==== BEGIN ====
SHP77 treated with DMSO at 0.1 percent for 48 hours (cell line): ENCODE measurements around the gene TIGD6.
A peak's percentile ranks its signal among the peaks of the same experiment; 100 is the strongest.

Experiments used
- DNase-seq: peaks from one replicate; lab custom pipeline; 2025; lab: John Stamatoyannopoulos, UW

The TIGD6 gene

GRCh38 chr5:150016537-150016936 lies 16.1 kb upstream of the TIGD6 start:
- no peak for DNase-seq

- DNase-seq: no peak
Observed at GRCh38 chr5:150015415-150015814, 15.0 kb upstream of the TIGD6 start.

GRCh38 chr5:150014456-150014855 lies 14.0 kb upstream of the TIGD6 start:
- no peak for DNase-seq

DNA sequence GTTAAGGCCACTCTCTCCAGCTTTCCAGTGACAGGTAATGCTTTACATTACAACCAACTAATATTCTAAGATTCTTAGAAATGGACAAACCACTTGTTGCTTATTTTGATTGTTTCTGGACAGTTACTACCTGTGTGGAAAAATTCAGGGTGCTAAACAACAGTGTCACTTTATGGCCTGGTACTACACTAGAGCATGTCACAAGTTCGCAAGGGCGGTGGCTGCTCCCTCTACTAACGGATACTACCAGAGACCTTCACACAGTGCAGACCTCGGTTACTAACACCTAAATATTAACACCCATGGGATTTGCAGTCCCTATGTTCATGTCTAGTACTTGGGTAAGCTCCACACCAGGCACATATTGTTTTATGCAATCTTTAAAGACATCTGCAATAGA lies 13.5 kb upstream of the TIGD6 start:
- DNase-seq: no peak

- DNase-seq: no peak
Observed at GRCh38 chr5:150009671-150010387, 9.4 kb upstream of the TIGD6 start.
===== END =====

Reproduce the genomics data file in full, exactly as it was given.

SHP77 treated with DMSO at 0.1 percent for 48 hours (cell line): ENCODE measurements around the gene TIGD6.
A peak's percentile ranks its signal among the peaks of the same experiment; 100 is the strongest.

Experiments used
- DNase-seq: peaks from one replicate; lab custom pipeline; 2025; lab: John Stamatoyannopoulos, UW

The TIGD6 gene

GRCh38 chr5:150016537-150016936 lies 16.1 kb upstream of the TIGD6 start:
- no peak for DNase-seq

- DNase-seq: no peak
Observed at GRCh38 chr5:150015415-150015814, 15.0 kb upstream of the TIGD6 start.

GRCh38 chr5:150014456-150014855 lies 14.0 kb upstream of the TIGD6 start:
- no peak for DNase-seq

DNA sequence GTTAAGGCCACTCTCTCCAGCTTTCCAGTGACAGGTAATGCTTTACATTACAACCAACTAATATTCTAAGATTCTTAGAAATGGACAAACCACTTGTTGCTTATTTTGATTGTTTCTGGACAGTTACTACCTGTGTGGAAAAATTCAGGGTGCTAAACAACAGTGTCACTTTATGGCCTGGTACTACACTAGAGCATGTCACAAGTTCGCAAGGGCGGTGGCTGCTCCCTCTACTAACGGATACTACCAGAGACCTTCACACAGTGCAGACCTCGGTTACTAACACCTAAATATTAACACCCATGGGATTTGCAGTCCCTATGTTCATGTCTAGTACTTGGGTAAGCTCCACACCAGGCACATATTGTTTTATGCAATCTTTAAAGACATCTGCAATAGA lies 13.5 kb upstream of the TIGD6 start:
- DNase-seq: no peak

- DNase-seq: no peak
Observed at GRCh38 chr5:150009671-150010387, 9.4 kb upstream of the TIGD6 start.